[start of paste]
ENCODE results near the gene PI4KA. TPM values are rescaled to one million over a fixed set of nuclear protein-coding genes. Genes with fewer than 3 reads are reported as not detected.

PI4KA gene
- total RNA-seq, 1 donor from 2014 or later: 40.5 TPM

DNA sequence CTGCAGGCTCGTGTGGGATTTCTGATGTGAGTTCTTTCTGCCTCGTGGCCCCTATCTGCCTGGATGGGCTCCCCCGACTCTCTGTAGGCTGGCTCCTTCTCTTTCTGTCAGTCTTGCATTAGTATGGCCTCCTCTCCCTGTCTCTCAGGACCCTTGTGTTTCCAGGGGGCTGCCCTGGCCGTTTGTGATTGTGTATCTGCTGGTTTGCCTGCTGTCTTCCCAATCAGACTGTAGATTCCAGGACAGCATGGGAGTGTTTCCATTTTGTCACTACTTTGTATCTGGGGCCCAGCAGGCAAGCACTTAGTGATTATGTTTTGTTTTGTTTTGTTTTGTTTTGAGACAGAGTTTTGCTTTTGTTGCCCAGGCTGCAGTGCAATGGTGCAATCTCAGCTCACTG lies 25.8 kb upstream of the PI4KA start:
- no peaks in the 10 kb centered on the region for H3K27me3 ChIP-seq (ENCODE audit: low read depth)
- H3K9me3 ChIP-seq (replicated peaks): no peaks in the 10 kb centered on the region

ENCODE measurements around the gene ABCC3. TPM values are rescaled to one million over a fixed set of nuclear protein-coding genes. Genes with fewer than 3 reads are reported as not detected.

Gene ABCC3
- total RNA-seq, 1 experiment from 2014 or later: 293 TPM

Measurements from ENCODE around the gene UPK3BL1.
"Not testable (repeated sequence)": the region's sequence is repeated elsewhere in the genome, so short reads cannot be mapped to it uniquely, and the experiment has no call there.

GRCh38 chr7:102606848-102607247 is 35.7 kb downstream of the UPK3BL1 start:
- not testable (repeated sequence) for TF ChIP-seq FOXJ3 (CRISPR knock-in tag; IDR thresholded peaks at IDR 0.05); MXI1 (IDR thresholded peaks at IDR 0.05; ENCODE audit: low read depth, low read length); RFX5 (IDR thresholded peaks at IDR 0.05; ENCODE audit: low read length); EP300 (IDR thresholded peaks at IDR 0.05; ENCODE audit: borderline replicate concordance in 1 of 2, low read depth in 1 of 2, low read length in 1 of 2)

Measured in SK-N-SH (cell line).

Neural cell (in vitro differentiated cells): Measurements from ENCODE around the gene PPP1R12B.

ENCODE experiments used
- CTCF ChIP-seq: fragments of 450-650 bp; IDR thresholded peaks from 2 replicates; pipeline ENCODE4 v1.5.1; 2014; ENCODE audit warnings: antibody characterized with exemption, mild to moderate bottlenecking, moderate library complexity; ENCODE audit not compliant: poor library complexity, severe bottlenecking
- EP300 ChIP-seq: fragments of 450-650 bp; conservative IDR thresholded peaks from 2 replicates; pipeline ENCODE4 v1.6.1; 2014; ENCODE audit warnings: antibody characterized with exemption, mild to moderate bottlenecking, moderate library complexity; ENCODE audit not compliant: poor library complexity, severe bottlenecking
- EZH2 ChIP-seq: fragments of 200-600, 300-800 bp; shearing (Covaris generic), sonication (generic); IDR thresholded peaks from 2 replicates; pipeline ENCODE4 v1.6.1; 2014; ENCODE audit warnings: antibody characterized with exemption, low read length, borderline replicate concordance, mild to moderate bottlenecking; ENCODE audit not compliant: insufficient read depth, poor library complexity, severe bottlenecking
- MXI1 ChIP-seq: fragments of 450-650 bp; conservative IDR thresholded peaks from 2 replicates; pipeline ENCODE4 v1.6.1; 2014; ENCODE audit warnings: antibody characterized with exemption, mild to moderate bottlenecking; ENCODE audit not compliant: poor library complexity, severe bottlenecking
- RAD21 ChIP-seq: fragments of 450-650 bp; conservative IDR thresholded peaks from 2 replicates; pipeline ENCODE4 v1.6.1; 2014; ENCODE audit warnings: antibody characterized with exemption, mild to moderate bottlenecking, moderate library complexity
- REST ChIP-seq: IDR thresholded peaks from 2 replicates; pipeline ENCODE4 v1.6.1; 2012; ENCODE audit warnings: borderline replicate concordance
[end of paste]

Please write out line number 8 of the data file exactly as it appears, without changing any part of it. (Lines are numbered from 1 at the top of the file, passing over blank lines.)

Gene ABCC3